Primary 2010 | An East Village Primer

Tomorrow is Primary Day.

Voters in New York who are registered in a party can cast ballots to nominate their party’s candidates for a variety of elected offices, including United States Senator, United States Congress, governor, attorney general and state legislators.

Usually only the party faithful — those most devoted to a party, personality, cause or political philosophy — come out to vote on Primary Day, which always occurs in mid-September in New York (Sept. 11, 2001 was a primary day).

This year an extra element of drama is added to the day, as it is the first election in which New Yorkers will no longer cast their ballots by flipping a lever in those old, clunky, mechanical machines. Instead, voters will write their choices on a paper ballot, then slip them into an optical scanner, where the votes will be recorded.

Here’s some news you can use if you intend to vote tomorrow:

WHEN: Every polling place in New York City is open from 6 a.m.-9 p.m.

WHERE: The New York City Board of Elections will tell you where you are supposed to vote if you call 866-VOTE-NYC or search online with your home address.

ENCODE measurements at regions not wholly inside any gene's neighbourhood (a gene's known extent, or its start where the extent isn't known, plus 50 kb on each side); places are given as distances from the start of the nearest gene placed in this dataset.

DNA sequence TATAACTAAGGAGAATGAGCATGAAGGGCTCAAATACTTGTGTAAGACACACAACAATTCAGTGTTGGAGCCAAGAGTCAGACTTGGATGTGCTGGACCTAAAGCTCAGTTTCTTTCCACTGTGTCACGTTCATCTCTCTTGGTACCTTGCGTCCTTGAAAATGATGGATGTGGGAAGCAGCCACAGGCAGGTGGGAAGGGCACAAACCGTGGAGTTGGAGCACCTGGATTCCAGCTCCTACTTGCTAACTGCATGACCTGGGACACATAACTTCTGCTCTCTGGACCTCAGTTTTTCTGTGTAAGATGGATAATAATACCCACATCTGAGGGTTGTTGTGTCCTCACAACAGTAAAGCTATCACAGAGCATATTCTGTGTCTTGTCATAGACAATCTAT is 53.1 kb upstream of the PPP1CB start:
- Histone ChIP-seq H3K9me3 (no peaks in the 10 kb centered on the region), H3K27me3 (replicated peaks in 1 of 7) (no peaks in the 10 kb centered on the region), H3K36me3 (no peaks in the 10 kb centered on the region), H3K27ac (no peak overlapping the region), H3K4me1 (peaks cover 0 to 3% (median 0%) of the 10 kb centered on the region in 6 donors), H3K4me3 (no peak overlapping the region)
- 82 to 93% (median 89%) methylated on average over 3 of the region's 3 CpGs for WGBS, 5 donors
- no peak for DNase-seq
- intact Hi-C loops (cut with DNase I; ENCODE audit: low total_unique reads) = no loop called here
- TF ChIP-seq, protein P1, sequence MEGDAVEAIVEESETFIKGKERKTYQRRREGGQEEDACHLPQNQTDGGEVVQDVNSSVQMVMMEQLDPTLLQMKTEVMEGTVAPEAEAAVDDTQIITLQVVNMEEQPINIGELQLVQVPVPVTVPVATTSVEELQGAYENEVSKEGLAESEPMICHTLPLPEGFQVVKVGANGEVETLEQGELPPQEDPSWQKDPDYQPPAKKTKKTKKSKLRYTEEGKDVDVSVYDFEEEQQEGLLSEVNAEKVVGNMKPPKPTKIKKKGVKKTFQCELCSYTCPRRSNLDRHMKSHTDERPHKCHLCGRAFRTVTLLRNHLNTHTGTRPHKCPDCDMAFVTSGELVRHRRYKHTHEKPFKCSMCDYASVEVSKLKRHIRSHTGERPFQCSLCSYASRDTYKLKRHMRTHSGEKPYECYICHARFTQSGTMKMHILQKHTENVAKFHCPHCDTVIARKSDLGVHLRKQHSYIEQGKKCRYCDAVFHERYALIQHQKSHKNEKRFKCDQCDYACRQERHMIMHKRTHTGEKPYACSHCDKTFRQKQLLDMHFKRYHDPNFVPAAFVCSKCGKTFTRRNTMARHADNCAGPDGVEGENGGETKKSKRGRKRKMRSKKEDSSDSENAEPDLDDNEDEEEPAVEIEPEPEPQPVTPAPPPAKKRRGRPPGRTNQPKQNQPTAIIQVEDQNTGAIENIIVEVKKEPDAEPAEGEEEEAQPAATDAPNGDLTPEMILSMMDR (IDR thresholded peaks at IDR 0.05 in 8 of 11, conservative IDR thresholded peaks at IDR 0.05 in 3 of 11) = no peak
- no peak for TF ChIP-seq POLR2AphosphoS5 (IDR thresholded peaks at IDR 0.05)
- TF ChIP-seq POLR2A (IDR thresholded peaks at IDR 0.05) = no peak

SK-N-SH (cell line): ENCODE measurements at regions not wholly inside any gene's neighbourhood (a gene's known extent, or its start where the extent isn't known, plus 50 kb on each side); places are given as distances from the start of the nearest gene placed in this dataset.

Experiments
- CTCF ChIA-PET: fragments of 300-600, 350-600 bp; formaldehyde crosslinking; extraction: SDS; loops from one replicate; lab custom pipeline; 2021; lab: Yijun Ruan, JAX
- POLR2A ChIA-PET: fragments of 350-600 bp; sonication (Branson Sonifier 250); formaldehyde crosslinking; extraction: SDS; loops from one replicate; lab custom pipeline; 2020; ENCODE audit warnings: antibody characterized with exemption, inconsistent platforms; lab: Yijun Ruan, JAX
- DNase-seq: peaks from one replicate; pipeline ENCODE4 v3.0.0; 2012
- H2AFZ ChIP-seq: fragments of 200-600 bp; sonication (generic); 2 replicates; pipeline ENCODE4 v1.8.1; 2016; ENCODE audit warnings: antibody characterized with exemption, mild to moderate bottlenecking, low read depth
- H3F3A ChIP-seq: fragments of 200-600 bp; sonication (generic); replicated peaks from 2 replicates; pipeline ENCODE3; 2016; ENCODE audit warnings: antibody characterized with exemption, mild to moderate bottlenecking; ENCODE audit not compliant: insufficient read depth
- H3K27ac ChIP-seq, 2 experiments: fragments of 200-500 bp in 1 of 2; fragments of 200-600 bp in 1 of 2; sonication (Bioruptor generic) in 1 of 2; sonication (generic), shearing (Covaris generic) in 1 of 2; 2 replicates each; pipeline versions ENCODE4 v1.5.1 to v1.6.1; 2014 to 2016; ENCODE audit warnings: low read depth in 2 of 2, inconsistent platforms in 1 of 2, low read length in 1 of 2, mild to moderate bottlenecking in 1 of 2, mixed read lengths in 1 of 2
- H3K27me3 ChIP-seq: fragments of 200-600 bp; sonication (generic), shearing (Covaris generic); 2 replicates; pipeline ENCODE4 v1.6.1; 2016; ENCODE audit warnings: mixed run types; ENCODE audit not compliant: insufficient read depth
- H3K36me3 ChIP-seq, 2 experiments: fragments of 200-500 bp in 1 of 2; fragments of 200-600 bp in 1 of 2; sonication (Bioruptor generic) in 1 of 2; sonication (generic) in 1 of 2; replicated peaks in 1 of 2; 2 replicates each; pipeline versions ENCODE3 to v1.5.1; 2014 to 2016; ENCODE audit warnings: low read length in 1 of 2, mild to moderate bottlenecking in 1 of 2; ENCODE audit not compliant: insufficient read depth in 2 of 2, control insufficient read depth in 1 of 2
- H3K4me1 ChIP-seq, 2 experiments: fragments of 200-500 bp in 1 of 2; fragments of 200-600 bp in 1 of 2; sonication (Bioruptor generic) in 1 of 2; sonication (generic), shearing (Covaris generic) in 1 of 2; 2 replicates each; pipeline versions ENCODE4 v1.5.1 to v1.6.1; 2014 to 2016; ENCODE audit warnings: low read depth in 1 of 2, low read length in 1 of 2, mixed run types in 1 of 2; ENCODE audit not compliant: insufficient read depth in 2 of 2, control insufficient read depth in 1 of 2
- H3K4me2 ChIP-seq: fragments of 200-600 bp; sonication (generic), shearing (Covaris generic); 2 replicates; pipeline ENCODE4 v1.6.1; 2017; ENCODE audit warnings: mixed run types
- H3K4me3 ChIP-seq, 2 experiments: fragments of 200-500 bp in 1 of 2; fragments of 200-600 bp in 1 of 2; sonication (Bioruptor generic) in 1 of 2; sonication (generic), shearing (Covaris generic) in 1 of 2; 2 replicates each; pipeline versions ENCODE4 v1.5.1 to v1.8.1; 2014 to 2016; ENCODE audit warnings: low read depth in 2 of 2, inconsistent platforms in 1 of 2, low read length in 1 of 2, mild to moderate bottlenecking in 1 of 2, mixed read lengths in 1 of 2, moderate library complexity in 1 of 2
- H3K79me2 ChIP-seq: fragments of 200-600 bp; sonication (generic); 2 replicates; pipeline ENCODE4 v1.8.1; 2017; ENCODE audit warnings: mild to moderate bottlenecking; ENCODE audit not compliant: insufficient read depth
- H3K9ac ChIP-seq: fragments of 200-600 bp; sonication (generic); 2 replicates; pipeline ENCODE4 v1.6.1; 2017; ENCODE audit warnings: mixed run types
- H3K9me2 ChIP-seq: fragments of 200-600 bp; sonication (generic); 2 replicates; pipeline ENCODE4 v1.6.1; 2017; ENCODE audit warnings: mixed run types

WHAT TO WEAR: According to weather reports, it will be 75 degrees and sunny, so it’s your call: hold on to summer by wearing your flip flops or welcome in the fall with jeans and boots.


The Democratic candidates

United States Senate: Senator Kirsten Gillibrand, who has been serving out the term of Hillary Rodham Clinton, is facing a primary challenge from a political novice, Gail Goode, an attorney in New York City.

House of Representatives: Reshma Saujani, our neighbor, is challenging the nine-term Democratic incumbent, Representative Carolyn Maloney.

Attorney General: Five candidates are vying for this seat, which is open because Andrew Cuomo, the current attorney general, is running for governor. Mr. Cuomo does not have a Democratic primary opponent. The candidates seeking the Democratic nomination for attorney general are Richard L. Brodsky; Sean Coffey; Eric Dinallo; Kathleen Rice; and Eric Schneiderman.

The Republican Candidates

United States Senate: Gary Berntsen, a retired CIA officer, and Jay Townsend, a small businessman, are jockeying for the chance to run against Democratic incumbent Charles E. Schumer in November. And Bruce Blakeman, Joseph J. DioGuardi and David Malpass are competing to run for Kirsten Gillibrand’s unexpired term.

Governor: Rick Lazio, who has the party’s backing, is being challenged by Carl Paladino, an upstate businessman.

Lieutenant Governor: Suddenly, since the Eliot Spitzer fiasco, this largely ceremonial post is looming a bit larger. The two Republicans vying for the nomination are Gregory J. Edwards and Thomas V. Ognibene.

House of Representatives: Roger Blank; David Ryan Brumberg, and Dino LaVerghetta want to run for Carolyn Maloney’s seat in Congress.